The Music Lives On

Another lost legend, but for memories and legacies still heard on the airwaves and internet I am so grateful their stories through their music always lives on.

We lost one of the greatest guitar players ever today, and now the brothers Duane and Gregg are together again.

Duane and Gregg Allman were born into a hard life as their father, having recently returned from the Korean War was murdered when he picked up a hitch hiker the day after Christmas- the boys were just 3 and 2 years old.  Their mother didn’t listen to people who suggested she place the boys in an orphanage. Instead, she went to school and earned a CPA degree, and sent the boys to a military academy.

When the boys were just in their teens, the family moved to Daytona Florida.  A few years later, a legend was born. Gregg remembered exactly when he got his first electric guitar “November 10th, 1960, at three o’clock that Saturday afternoon.”  His older brother Duane got his a few months later.

Duane, always a motorcycle lover tragically died in a crash in late October, 1971 at the all too early age of 24.  Tragedy struck a year later for the band, when their bassist Berry Oakley died when he had a motorcycle accident on November 11, 1972, in Macon, Georgia, just three blocks from where Duane had his fatal motorcycle accident the year before. He was also 24 years old.

Afterwards fans wondered how the band would survive, but survive they did because of Gregg. When asked about why they had been so popular, Gregg answered, “The real question is not why we’re so popular. I try not to think about that too much. The question is what made the Allman Brothers keep on going. I’ve had guys come up to me and say, ‘Man, it just doesn’t seem like losing those two fine cats affected you people at all.’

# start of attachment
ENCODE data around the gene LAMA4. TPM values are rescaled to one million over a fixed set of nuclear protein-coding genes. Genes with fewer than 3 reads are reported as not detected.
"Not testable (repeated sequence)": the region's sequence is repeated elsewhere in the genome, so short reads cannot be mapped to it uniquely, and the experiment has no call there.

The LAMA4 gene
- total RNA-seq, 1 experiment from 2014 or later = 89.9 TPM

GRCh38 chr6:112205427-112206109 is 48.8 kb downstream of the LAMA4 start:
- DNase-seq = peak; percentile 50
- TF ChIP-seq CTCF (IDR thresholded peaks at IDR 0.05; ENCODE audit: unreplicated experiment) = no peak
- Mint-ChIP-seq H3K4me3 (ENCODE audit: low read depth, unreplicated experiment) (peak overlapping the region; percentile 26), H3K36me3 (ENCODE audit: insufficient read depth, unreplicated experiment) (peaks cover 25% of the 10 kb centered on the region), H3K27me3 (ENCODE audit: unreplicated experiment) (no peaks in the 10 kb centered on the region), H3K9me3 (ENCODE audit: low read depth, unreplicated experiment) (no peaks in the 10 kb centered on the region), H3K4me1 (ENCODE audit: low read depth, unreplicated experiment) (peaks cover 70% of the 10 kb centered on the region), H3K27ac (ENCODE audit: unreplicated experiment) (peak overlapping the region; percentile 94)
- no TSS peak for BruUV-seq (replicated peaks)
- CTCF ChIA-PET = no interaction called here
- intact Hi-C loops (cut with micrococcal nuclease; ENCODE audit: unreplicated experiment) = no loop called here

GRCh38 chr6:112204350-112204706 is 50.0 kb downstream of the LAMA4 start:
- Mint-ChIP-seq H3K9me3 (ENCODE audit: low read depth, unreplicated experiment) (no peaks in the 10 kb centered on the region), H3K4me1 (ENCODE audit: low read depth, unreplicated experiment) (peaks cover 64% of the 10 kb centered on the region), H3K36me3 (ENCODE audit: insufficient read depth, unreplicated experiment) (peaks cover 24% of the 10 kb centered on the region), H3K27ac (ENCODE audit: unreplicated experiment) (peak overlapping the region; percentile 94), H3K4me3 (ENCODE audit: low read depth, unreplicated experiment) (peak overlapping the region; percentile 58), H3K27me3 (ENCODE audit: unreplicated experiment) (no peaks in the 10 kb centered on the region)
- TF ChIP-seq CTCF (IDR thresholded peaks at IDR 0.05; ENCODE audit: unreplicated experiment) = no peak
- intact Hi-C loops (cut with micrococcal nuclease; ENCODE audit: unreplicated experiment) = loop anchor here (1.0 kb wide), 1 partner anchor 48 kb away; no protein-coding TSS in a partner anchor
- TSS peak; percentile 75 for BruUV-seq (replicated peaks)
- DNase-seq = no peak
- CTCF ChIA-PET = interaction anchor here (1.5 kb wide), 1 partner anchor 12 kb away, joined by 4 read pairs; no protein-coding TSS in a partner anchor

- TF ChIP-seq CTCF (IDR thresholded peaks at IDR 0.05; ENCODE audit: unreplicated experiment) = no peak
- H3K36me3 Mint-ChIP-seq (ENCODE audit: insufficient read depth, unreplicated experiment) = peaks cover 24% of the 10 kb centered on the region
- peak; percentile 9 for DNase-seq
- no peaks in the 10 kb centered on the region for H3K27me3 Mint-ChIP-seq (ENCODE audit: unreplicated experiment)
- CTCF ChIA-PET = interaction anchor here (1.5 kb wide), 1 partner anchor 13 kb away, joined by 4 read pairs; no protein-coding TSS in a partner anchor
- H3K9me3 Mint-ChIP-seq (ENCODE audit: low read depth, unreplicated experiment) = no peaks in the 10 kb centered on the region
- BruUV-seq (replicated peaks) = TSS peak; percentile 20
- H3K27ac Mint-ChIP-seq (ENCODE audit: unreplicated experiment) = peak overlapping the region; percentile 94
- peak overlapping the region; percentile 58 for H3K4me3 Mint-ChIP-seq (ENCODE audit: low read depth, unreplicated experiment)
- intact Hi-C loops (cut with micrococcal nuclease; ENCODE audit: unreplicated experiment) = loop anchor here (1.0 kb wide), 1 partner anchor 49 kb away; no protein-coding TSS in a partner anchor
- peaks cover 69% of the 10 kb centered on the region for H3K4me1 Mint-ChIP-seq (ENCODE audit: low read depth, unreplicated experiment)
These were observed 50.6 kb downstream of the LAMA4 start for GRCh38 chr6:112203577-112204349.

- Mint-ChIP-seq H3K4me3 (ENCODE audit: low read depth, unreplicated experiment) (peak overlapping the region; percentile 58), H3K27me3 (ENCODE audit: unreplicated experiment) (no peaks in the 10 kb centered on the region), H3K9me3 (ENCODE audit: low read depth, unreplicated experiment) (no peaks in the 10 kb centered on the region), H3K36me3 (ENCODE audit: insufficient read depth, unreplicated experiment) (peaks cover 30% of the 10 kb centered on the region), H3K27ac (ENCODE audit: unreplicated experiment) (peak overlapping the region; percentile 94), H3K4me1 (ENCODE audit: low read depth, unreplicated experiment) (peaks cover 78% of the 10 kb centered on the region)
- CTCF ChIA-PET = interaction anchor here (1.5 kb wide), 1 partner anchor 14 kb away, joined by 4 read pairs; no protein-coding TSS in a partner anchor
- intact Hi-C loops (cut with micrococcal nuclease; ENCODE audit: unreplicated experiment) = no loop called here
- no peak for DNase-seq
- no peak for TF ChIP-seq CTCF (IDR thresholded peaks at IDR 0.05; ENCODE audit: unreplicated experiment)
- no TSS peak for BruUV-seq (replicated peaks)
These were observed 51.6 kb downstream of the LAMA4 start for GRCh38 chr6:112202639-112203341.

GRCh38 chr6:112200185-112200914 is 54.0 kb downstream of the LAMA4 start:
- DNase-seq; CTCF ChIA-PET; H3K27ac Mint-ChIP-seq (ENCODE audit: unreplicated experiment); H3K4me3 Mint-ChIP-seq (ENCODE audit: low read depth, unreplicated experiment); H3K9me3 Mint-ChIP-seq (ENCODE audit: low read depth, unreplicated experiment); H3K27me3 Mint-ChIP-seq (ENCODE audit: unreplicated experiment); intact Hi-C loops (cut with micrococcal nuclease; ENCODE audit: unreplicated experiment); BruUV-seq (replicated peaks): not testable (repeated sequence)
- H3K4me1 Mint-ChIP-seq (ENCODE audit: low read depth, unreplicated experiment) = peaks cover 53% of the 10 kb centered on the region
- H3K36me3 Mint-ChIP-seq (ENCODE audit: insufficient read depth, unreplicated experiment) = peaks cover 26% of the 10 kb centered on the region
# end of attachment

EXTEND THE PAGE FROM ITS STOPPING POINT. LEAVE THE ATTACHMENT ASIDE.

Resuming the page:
“Why? Because I still have my wits about me? Because I can still play? Well that’s the key right there. We’d all have turned into f***ing vegetables if we hadn’t been able to get out there and play. That’s when the success was, Jack. Success was being able to keep your brain inside your head.”

Last night we had an open thread about pictures telling our stories. Well, with that, music has always added to our stories, or sometimes even played our own stories in ways we could never describe them.

Growing up, my musical influences ranged from big band greats of Glenn Miller, early Jazz legends such as Count Basie and Duke Ellington, golden voices of Ella- to similar smooth as honey tones of Mama Cass, and rock and roll greats as the Allman Brothers among so many others.  Being the baby of the family, I was subjected to everyone else’s musical favorites, but it gave me a well-rounded musical upbringing I wouldn’t change for the world.

Some of the music I drifted away and then re discovered them later on my own terms.

The Allman Brothers is one such band I never drifted away from loving.  I grew up with the song Ramblin’ Man, and little did I ever figure I’d be ramblin’ down Highway 41 in my 20’s as I started a new life in the south, and again through one of the hardest times of my life, listening to them on my cd player as I drove back to Canada by myself needing time for critical choices and decisions in ending a 10 year ‘marriage’.

Through my struggles for a few years, for some reason, the Allman Brothers was my go to for music- to pick up my mood, to help me to cry, to help me heal.

I think we all have bands and groups that help us through the worst times, just as we have them for our happiest times, which makes it almost as hard as losing a family member when we lose them. While most of us have never known our favorite musicians, they have been with us through all of our best and worst.

Welcome to Saturday Night.


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